Friday, August 16, 2013

jonah: wait... there's more? (part 5)

Hasn't it been great to study the book of Jonah? I don't know about you, but I learned a lot of lessons from this book and was greatly blessed to see that all of Nineveh repented and turned to the Lord. What a wonderful testimony to those people. What a great reminder of our God's mercy and grace. Ahhhhh.

What? There is one more chapter, you say? But how can that be? The city was saved - didn't Jonah complete his mission for God? What more is there to talk about? Let's see...

But Jonah was greatly displeased and became angry.

Wait, why is he still angry? Didn't a whole city just turn to God? If I had witnessed that, I would have been jumping for joy, but the scripture says he was "greatly" displeased. Why so upset, Jonah?

He prayed to the LORD, "O LORD, is this not what I said when I was still at home? That is why I was so quick to flee to Tarshish. I knew that you are a gracious and compassionate God, slow to anger and abounding in love, a God who relents from sending calamity. Now, O LORD, take away my life, for it is better for me to die than to live."

Did I read that correctly? Jonah is upset because he knew all along that God would be gracious and compassionate to Nineveh? He is actually disturbed by the fact that these people were saved - and saved for all the right reasons? Also, is it me, or is Jonah being a drama queen over it - begging God to take away his own life? Oh, Jonah. What happened to you, man? Whatever it is, it must have been devastating. It must have changed your whole outlook on life. What turns the heart of a child of God to be so angry and distraught that they would actually wish for a whole city to go to hell as well as pray for death themselves?

But the LORD replied, "Have you any right to be angry?"

This fourth chapter is more like an addendum to the rest of the book and it contains many lessons for us. One main point is that both God and man can be in disagreement. We can choose to be angry with God and others. We are free moral agents with free wills and can choose our own viewpoint - even if it is against God's viewpoint. However, God knows that His viewpoint is correct and healthiest for us. He made us to be in agreement with Him. That said, He will not force us into any issue... he will, however, try to teach us. Here, we see that Jonah has the choice to love or not to love others. Unfortunately, the backslidden prophet with a very strong will has decided not to love. His heart is so hard against Nineveh that he cannot rejoice in their redemption.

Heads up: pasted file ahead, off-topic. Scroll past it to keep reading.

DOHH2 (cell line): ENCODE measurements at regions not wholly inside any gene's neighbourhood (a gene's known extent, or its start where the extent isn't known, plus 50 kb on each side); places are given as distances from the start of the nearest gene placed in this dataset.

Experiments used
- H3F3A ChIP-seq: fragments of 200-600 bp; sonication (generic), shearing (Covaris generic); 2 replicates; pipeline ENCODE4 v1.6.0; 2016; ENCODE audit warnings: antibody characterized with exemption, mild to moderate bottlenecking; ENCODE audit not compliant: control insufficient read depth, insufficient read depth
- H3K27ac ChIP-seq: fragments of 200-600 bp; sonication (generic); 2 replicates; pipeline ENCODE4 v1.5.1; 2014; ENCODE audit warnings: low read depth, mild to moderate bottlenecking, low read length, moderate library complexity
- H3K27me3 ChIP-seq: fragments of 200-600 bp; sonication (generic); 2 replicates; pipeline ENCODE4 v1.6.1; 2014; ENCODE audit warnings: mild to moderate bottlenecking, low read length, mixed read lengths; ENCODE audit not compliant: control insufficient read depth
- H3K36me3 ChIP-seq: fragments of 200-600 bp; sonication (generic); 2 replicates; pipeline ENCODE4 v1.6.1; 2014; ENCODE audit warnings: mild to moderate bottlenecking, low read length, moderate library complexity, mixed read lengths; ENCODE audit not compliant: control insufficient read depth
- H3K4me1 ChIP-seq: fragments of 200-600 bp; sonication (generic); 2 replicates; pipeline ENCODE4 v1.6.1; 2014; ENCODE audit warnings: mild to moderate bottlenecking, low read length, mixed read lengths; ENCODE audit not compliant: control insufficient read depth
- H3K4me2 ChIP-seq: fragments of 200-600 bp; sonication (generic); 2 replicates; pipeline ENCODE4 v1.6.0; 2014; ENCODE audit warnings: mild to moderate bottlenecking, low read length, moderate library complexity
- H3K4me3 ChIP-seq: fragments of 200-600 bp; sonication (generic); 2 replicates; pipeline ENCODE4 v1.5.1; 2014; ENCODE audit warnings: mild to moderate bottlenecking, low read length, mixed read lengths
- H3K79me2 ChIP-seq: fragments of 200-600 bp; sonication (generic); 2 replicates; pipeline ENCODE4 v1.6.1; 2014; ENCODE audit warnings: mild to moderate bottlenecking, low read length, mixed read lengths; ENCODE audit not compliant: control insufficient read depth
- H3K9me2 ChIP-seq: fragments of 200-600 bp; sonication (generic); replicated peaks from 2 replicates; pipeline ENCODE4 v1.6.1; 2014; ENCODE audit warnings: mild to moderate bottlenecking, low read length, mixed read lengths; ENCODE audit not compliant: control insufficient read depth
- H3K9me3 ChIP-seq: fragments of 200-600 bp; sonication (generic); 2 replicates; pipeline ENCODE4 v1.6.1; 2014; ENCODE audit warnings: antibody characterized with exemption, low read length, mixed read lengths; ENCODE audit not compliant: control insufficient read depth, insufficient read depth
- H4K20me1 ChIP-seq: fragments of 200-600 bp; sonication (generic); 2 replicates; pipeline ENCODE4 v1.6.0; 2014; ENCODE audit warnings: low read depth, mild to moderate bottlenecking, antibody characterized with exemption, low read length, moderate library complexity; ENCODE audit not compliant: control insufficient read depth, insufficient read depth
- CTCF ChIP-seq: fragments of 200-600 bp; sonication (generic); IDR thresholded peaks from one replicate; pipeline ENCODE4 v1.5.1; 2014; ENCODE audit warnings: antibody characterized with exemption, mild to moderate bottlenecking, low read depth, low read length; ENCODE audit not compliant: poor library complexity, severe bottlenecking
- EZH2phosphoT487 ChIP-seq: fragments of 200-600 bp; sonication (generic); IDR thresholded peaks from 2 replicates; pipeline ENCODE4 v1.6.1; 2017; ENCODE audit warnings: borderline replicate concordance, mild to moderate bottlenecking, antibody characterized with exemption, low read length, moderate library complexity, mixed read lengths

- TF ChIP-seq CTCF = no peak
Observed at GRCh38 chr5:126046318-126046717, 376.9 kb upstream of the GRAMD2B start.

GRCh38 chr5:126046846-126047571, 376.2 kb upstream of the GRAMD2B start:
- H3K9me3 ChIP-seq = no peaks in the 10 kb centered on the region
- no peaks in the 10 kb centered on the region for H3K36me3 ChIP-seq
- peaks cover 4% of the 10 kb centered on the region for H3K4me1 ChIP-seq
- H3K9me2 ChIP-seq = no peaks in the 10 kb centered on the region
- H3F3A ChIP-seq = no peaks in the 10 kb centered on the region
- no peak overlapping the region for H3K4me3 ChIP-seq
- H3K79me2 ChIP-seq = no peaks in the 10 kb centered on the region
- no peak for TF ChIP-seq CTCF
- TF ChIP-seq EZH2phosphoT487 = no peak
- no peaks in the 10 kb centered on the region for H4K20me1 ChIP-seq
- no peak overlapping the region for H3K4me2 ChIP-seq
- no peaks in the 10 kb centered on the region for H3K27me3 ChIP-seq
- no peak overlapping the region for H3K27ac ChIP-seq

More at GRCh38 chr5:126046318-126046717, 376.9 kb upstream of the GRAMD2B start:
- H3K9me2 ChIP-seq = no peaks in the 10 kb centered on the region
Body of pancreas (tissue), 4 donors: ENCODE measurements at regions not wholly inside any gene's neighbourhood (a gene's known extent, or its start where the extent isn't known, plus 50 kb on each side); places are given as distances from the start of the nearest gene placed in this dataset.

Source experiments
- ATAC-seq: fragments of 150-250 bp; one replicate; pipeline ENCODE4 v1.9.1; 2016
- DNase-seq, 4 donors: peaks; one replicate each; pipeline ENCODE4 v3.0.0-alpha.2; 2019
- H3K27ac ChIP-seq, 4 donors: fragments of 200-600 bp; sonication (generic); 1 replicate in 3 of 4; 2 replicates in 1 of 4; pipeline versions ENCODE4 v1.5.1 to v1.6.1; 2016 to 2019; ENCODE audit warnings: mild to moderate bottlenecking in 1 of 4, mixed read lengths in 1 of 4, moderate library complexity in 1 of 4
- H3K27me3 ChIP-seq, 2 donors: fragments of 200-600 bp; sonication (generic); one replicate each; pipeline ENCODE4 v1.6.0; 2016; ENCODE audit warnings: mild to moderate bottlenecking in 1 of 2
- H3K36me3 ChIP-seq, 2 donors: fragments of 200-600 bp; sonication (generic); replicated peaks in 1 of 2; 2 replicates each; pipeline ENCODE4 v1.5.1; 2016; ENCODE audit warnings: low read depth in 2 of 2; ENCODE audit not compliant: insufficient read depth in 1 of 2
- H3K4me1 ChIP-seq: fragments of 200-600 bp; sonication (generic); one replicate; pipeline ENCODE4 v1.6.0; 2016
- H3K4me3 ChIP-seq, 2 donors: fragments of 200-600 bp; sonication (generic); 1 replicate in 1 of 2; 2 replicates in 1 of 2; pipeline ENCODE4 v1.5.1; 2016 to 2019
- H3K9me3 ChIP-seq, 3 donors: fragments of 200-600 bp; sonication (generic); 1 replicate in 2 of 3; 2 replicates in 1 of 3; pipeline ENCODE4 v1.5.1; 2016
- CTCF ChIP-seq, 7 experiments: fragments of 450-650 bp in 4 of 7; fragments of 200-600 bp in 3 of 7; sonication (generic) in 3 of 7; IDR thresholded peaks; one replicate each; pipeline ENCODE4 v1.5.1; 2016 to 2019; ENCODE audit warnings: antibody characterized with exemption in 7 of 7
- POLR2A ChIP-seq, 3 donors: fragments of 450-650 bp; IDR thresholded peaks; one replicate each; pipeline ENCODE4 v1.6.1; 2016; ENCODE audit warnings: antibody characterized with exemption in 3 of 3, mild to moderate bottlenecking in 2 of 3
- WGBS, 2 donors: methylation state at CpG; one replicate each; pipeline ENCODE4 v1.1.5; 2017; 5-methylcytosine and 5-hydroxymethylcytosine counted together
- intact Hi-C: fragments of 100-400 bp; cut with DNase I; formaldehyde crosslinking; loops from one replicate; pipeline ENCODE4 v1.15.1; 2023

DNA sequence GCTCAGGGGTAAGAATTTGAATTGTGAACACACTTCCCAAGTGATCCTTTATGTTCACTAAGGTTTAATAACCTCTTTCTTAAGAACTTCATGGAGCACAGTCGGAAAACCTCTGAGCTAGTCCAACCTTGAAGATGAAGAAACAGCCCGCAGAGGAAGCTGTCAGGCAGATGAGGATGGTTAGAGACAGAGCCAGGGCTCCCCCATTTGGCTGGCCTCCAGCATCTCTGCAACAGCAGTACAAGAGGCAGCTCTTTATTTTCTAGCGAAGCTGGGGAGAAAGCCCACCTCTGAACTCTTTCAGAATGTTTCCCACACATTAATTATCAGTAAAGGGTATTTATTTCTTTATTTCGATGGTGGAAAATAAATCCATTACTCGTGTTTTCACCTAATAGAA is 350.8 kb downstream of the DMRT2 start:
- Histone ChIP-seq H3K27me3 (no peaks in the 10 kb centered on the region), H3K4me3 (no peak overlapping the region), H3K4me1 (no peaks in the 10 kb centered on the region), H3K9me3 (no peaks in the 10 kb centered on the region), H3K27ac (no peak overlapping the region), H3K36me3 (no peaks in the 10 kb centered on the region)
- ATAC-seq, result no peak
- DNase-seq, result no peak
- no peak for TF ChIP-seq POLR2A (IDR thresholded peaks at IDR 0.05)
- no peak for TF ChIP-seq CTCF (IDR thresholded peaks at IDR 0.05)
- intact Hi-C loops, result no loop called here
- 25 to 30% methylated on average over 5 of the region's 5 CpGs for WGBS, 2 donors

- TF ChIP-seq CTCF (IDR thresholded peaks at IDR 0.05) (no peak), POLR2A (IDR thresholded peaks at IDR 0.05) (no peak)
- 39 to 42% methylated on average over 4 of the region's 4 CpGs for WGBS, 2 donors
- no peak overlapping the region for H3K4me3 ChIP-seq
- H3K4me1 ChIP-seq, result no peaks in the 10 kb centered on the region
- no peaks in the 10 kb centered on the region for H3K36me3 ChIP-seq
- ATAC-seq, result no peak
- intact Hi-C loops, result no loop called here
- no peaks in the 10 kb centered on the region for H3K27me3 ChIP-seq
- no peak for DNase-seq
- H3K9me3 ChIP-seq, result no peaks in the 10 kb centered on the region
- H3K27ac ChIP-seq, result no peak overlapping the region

It is clear that Jonah was quite familiar with the ways of God. He knew God was merciful. He knew God well enough to surmise that anyone... ANYONE who repented to Him would indeed be saved. He hated that this included the Ninevites. So much so, that he'd rather be dead than witness it. Wow... that's an angry, bitter Christian.

It is clear that poor Jonah had been through the mill. Think about it. He had likely seen great devastation in his home town from the Assyrian army. He then is asked to do something by God that he is absolutely against... so he runs away. Then the whole fish/lost at sea experience. Then, he finally does what God asks and sees the people he hates more than anyone saved from destruction. This is a man overwrought and overstimulated. He is emotionally exhausted. He is consumed with disappointment. He is someone who is ready to just give up because life is too difficult to accept. Have you ever been there? Have you ever been so angry with how life has gone that you are just ready to give up and throw in the towel? Have you ever been wronged in such a way that you can't bring yourself to love?

Notice how graciously God deals with the festering heart of a defeated Jonah...

Jonah went out and sat down at a place east of the city. There he made himself a shelter, sat in its shade and waited to see what would happen to the city. Then the LORD God provided a vine and made it grow up over Jonah to give shade for his head to ease his discomfort, and Jonah was very happy about the vine.

But at dawn the next day God provided a worm, which chewed the vine so that it withered. When the sun rose, God provided a scorching east wind, and the sun blazed on Jonah's head so that he grew faint.

He wanted to die, and said, "It would be better for me to die than to live."